Cutsinger the Sarasota County commissioner with highest net worth

Neunder the only board member with 2022 net worth below $1 million

Commissioner Ron Cutsinger. File image

Sarasota County Commission Chair Ron Cutsinger of Englewood has the highest net worth of the current board members, as shown in the documents they were required to file for 2022 with the Florida Commission on Ethics.

The last commissioner to turn in his report this year, Cutsinger noted that his net worth as of Aug. 28 was $3,475,477.

In his report for 2021, Cutsinger cited a total of $2,017,033; that was as of July 1, 2022.

The aggregate value of his household goods and personal effects as of Aug. 28 was $75,000, he added in the latest document.

The form explains that such items include jewelry, stamp collections, artwork, household equipment and furnishings, guns, clothing, and vehicles for personal use — either owned or leased — as long as they are not held for investment purposes.

Cutsinger has worked as a financial adviser for nearly 30 years, his county website biography says. He is the owner and managing director of Waypoint Wealth Management, “a full-service financial services firm,” the biography adds.

The commissioner in second place this time is Neil Rainford, whom Gov. Ron DeSantis appointed to the board in June to replace the late Commissioner Nancy Detert, who passed away in early April. Rainford wrote that his net worth as of July 1 was $1,513,875.48.

In his LinkedIn account, Rainford says he has been a senior project executive with Mullet’s Aluminum Products in Sarasota since July 2019. He was a project executive with the company for six years and seven months prior to that, the account adds.

As for the value of his household goods and personal effects, Rainford put $108,000.

The only board member to list net worth below $1 million was Commissioner Joe Neunder of North Venice. He noted a total of $619,914.50 as of June 26. Neunder is a chiropractor.

In his report, Neunder cited the value of his household goods and personal effects as $1,221,108.50.

Commissioner Mark Smith of Siesta Key, an architect whose eponymous firm is located in Siesta Village, reported a net worth of $1,418,673 as of Dec. 31, 2022.

Smith wrote that the aggregate value of his household goods and personal effects was $75,000.

Finally, Commissioner Michael Moran noted his net worth as of April 1 was $1,066,223.87. Moran also is the executive director of the Florida PACE Funding Agency, which provides loans to property owners wishing to make improvements to their residences. The program requires the homeowners to pay back those loans through annual assessments on their county property tax bills.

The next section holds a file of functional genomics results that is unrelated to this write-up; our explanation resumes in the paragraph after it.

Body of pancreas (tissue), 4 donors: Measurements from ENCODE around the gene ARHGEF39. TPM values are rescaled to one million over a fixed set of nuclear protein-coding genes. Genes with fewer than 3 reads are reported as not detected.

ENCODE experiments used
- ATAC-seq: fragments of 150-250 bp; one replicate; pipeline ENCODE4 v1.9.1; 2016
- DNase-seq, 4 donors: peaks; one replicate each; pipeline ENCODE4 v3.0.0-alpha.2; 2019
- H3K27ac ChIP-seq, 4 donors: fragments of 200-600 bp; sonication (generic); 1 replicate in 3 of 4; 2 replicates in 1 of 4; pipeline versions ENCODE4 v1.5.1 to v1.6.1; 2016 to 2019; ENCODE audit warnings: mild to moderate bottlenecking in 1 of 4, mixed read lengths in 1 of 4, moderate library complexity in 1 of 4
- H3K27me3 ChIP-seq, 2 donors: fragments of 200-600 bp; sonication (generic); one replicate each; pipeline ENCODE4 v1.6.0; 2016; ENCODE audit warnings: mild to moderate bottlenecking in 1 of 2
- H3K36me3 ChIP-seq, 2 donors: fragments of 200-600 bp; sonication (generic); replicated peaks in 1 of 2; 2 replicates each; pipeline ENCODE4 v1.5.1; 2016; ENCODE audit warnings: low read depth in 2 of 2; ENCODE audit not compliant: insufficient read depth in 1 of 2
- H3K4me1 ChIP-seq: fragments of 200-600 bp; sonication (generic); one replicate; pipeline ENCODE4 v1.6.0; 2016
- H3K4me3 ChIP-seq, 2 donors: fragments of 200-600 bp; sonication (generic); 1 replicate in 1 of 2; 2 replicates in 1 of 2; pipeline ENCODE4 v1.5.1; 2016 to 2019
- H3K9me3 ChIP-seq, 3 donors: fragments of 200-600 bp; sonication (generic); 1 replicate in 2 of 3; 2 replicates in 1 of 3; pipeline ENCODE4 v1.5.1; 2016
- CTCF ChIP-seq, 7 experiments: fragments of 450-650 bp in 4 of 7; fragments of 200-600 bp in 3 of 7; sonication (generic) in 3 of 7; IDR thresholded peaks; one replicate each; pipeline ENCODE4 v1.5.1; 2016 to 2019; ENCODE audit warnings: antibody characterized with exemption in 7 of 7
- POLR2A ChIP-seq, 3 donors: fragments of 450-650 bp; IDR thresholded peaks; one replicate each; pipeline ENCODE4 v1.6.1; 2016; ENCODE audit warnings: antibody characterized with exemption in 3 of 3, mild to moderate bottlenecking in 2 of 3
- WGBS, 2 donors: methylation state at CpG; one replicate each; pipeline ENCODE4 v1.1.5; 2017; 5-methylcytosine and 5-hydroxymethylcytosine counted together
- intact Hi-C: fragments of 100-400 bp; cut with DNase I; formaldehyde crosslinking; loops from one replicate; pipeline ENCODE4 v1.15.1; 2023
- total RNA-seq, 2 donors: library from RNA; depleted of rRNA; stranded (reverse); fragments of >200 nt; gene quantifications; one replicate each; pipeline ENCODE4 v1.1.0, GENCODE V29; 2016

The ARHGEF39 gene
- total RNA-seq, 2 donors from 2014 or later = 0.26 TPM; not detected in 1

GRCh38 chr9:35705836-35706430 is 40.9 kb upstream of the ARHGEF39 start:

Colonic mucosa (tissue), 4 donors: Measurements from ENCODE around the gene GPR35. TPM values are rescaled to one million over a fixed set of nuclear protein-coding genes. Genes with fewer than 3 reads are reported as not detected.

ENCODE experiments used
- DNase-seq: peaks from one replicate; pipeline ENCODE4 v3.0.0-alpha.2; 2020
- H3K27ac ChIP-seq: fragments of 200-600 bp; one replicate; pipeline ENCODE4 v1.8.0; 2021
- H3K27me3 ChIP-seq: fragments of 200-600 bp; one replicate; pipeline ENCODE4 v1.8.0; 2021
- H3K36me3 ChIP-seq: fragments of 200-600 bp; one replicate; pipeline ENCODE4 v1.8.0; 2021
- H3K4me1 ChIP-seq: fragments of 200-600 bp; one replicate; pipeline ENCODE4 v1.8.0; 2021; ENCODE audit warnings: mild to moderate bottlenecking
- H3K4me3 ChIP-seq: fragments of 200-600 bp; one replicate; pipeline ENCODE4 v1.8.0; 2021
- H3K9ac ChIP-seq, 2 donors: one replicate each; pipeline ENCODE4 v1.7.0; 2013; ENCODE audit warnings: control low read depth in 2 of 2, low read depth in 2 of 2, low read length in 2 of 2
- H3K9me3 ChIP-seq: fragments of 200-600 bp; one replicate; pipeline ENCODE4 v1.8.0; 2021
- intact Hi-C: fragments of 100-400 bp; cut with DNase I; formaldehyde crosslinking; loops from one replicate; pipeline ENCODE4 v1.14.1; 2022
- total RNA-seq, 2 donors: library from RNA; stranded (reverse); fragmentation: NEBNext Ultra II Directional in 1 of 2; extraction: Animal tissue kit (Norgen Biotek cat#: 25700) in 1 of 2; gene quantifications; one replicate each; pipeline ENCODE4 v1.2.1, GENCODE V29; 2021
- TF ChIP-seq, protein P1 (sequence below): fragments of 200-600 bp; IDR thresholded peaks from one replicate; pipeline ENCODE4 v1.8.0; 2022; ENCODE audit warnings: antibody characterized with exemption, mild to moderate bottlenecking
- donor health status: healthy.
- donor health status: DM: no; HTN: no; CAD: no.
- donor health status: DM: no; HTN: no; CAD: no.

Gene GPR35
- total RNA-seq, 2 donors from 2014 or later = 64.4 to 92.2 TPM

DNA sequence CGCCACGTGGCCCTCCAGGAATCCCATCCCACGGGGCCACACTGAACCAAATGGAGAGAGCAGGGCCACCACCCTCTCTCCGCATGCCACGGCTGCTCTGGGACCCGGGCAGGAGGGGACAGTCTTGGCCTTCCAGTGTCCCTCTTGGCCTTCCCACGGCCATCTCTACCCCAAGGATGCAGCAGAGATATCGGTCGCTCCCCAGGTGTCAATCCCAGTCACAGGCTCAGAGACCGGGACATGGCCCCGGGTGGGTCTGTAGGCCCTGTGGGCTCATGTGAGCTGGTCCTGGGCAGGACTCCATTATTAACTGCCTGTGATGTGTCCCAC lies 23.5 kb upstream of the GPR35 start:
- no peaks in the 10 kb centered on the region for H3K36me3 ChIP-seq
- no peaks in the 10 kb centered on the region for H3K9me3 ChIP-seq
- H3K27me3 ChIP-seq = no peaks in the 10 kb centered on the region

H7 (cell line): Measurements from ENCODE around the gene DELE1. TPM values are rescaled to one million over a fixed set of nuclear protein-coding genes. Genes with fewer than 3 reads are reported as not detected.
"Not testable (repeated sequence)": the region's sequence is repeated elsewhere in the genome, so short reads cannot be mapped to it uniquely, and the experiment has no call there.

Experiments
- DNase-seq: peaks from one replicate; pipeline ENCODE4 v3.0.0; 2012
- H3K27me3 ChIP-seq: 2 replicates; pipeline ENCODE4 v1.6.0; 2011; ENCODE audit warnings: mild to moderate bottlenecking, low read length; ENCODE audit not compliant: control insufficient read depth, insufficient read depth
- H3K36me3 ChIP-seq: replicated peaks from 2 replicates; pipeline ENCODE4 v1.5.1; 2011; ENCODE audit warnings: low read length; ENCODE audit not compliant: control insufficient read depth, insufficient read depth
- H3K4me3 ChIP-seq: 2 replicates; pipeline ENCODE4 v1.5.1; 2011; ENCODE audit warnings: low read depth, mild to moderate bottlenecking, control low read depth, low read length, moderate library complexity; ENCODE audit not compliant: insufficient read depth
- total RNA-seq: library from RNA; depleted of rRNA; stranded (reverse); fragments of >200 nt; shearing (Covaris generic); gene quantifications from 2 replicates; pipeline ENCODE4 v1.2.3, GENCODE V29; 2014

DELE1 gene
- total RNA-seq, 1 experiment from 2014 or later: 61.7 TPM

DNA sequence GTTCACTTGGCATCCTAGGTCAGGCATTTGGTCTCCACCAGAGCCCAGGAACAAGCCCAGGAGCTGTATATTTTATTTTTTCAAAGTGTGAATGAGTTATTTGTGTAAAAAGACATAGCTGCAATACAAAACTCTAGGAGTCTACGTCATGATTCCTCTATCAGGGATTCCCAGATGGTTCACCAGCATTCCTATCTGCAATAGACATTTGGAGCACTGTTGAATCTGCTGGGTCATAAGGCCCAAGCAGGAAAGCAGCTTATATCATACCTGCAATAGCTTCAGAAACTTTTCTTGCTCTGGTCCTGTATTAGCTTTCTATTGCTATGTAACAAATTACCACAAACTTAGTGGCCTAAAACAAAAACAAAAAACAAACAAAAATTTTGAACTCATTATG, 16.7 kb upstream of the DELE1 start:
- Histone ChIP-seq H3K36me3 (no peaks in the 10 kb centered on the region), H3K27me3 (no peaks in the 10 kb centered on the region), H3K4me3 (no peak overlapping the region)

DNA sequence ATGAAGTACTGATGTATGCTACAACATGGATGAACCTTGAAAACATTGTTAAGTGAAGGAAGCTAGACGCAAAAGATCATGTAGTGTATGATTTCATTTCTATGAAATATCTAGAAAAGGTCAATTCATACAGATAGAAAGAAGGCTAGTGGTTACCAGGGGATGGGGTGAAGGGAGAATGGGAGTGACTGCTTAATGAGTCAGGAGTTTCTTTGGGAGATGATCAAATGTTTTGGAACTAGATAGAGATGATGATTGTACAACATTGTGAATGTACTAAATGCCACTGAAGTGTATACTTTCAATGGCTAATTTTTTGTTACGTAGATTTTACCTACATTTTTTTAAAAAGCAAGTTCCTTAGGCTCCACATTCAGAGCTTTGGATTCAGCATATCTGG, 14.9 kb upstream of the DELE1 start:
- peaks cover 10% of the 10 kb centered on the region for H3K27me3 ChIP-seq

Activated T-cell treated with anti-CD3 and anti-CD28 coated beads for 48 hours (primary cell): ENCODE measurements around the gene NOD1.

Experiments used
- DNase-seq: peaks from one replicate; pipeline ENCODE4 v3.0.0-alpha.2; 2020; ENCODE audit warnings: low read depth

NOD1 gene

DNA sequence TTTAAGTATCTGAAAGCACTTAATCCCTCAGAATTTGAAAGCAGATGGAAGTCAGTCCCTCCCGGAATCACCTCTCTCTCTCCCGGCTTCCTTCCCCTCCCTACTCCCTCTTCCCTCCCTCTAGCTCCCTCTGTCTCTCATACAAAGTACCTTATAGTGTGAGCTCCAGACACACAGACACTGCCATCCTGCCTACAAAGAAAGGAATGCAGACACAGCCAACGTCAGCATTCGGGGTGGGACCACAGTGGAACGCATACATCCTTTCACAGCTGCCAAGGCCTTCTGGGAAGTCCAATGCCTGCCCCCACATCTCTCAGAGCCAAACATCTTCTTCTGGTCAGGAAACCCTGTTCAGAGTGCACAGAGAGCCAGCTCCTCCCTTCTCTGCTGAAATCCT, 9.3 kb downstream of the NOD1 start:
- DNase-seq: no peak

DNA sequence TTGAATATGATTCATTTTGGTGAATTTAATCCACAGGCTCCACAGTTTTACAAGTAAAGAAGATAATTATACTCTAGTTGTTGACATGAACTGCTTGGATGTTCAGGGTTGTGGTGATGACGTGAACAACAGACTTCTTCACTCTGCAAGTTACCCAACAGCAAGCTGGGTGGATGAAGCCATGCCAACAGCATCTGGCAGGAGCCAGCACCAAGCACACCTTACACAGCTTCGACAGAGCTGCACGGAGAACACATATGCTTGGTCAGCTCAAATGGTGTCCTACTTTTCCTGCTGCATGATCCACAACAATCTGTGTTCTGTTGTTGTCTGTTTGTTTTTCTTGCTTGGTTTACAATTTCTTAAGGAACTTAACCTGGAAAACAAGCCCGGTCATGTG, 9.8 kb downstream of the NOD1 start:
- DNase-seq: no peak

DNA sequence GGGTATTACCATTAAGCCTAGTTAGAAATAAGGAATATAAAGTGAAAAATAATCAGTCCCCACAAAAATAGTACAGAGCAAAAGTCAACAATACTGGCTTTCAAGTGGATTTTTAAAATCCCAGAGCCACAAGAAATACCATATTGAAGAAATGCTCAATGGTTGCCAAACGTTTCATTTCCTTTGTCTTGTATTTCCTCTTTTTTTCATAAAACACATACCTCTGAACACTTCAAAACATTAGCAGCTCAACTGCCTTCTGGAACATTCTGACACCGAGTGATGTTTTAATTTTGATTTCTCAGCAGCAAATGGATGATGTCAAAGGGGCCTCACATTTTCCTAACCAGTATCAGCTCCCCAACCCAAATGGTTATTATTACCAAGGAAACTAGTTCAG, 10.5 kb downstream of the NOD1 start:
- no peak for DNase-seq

This is an image from the Florida PACE Funding Agency website.

Moran put the aggregate value of his household goods and personal effects at $250,000.

Along with details of their finances, every board members except Rainford checked the box attesting to the fact that he had “completed the required training under Section 112.3142” of the Florida Statutes.

Because of his short term on the commission prior to the filing date for the form, Rainford was exempt from marking that box.

On its website, the Florida Commission on Ethics explains, “Pursuant to Section 112.3142, Florida Statutes, Florida’s Constitutional officers (including the Governor, Lieutenant Governor, Attorney General, Chief Financial Officer, Commissioner of Agriculture, state attorneys, public defenders, sheriffs, tax collectors, property appraisers, supervisors of elections, clerks of the circuit court, county commissioners, district school board members, and superintendents of schools), elected municipal officers, and commissioners of a community redevelopment agency (created under Part III of chapter 163) are required to ‘complete 4 hours of ethics training each calendar year which addresses, at a minimum, [Section] 8, [Article] II of the State Constitution, the Code of Ethics for Public Officers and Employees, and the public records and public meetings laws of this state.” It adds, “Officials should complete the required training as close as possible to the date they assume office. A newly-elected official who assumes a new office on or before March 31 must complete the annual training on or before December 31 of that year. However, if the individual takes office after March 31, he or she is not required to complete the training until the next calendar year.”